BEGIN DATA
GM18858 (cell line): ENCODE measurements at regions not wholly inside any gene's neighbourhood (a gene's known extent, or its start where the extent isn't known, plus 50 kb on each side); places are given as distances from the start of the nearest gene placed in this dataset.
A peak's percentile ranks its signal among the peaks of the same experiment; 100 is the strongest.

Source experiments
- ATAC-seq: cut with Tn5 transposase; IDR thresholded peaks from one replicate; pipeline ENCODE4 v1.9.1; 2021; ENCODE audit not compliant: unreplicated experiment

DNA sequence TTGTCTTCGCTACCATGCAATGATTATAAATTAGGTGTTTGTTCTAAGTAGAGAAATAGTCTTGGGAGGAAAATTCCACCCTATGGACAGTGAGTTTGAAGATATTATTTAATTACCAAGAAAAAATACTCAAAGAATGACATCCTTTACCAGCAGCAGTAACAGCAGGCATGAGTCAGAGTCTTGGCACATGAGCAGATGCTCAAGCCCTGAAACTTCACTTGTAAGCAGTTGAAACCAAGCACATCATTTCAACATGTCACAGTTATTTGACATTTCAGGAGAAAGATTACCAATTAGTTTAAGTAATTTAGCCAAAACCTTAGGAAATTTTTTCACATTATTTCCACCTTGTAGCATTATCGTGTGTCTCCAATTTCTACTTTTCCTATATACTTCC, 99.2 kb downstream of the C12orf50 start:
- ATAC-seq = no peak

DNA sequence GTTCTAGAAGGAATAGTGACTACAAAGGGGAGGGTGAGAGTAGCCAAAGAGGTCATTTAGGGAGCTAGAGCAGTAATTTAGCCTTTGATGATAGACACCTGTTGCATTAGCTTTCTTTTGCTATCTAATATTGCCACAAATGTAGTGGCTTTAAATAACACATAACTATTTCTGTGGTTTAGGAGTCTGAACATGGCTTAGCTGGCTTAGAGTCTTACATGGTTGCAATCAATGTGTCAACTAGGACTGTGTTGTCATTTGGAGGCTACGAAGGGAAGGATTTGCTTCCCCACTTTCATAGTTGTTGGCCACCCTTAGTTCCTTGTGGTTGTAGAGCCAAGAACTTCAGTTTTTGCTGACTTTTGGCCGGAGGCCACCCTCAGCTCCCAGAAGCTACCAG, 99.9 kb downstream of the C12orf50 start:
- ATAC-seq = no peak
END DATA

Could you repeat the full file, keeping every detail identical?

GM18858 (cell line): ENCODE measurements at regions not wholly inside any gene's neighbourhood (a gene's known extent, or its start where the extent isn't known, plus 50 kb on each side); places are given as distances from the start of the nearest gene placed in this dataset.
A peak's percentile ranks its signal among the peaks of the same experiment; 100 is the strongest.

Source experiments
- ATAC-seq: cut with Tn5 transposase; IDR thresholded peaks from one replicate; pipeline ENCODE4 v1.9.1; 2021; ENCODE audit not compliant: unreplicated experiment

DNA sequence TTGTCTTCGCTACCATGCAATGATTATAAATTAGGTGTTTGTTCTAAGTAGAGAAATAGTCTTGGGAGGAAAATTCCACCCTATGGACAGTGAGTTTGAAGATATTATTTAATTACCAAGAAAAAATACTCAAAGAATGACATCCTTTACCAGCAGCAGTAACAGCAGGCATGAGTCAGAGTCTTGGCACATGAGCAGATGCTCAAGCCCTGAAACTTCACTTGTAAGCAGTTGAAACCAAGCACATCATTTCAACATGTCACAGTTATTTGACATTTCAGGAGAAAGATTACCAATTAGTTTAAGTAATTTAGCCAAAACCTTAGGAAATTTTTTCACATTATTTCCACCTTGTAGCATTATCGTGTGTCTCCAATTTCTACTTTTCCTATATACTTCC, 99.2 kb downstream of the C12orf50 start:
- ATAC-seq = no peak

DNA sequence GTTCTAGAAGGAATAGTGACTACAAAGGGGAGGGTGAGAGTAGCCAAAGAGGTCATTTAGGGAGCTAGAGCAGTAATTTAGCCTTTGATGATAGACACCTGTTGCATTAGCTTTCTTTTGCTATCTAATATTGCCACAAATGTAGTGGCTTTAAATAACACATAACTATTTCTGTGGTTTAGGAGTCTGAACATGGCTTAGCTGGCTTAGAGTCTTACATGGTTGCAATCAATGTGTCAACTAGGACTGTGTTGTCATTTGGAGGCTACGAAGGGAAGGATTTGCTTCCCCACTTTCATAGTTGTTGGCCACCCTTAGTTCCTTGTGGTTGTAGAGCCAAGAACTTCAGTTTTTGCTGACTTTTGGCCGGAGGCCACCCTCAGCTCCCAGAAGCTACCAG, 99.9 kb downstream of the C12orf50 start:
- ATAC-seq = no peak